I used to soar. It was not the primitive high-flying of early adolescence, body turning into a cloud, the issue of the inevitable orgasm sprinkling the landscape beneath, just before the ultimate crash, but -- far from it -- a mature steady soaring requiring a regal posture, my body encased in a nano-fabricated gossamer suit of infinite sophistication, every inch a sensor. The direction, altitude, and speed of the flight were controlled by the slightest change in the position of my arms, with the fine-tuning provided by subtle adjustments of my hands and fingers. Sometimes a mere thought would suffice. When I strode out for the first time to acquire altitude, to see farms, hills, and entire pine forests gliding by beneath, I dismissed the wet drifting-cloud dreams as something from the past, no longer beckoning and rewarding, but now remembered with the deep embarrassment of the mature adult, looking back. This now was the real thing: no longer a dream, but a show of actual power channeled by sheer concentration of mind.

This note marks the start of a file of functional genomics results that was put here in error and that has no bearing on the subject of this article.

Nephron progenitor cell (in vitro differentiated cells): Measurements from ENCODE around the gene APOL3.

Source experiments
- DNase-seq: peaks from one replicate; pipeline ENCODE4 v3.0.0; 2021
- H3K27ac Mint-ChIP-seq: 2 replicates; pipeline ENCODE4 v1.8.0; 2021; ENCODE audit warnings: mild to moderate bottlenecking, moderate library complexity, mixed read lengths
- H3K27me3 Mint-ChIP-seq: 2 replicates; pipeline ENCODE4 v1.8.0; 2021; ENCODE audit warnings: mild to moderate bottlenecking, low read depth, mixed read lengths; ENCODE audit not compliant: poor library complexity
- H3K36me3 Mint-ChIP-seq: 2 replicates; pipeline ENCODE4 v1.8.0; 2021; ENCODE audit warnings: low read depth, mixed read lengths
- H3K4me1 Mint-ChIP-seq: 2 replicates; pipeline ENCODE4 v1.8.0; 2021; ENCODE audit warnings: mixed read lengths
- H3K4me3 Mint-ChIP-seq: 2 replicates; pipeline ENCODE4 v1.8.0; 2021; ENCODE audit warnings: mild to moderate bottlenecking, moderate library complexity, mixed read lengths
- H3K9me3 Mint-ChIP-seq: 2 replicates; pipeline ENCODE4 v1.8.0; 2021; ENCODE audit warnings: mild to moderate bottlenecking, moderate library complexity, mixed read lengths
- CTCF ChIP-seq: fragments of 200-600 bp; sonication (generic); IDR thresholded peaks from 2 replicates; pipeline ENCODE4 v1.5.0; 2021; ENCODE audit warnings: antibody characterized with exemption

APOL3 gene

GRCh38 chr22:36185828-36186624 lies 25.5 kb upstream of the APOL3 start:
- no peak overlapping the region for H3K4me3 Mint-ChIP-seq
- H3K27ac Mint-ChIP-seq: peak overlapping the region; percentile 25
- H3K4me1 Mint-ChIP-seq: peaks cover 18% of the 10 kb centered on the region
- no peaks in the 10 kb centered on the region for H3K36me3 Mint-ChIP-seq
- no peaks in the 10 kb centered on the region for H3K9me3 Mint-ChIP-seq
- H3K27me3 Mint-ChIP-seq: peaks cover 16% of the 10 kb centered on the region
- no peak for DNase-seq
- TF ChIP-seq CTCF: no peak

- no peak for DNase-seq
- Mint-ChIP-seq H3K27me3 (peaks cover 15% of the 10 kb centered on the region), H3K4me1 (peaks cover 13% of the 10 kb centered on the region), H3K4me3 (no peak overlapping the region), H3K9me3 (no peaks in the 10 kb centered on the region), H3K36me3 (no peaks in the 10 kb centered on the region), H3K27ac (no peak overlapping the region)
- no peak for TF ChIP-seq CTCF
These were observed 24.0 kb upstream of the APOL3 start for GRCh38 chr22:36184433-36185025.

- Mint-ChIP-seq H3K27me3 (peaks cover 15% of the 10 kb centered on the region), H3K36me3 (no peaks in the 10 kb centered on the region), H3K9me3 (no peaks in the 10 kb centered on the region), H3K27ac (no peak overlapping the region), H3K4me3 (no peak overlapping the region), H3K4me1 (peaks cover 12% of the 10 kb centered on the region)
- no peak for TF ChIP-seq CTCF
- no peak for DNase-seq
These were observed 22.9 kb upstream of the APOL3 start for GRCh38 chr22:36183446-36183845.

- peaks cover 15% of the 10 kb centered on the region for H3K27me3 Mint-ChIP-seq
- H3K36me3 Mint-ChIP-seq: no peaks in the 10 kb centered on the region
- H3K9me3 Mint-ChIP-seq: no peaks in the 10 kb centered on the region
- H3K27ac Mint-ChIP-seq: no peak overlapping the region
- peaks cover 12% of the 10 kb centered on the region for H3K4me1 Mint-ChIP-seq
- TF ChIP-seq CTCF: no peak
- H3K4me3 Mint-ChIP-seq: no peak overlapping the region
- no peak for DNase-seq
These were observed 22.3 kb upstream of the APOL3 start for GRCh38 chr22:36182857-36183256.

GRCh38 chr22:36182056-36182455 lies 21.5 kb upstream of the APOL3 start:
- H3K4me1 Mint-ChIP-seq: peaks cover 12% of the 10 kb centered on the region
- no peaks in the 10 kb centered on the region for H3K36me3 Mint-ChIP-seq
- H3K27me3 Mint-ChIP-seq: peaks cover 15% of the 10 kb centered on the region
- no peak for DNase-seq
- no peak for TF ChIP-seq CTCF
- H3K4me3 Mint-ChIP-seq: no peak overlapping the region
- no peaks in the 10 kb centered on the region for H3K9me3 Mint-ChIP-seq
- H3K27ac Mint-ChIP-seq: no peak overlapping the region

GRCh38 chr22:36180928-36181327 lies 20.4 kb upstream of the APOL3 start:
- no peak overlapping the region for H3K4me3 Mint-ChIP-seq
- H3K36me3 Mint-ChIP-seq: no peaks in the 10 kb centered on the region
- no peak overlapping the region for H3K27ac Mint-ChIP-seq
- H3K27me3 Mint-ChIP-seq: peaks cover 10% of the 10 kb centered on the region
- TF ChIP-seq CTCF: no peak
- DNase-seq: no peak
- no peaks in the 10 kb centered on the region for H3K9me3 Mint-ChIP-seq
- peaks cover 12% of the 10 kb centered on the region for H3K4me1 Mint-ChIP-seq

Waking up in my bed, I would realize that I was fooled again; that there was yet another layer of reality belying my night-time prowess. However, with time, this layer was becoming increasingly dubious and irrelevant as the frequency and precision of my flights increased.
This is, after all, how I arrived here.
[Keith Haring, in the Graffiti Show, currently on exhibit in the New York City Museum]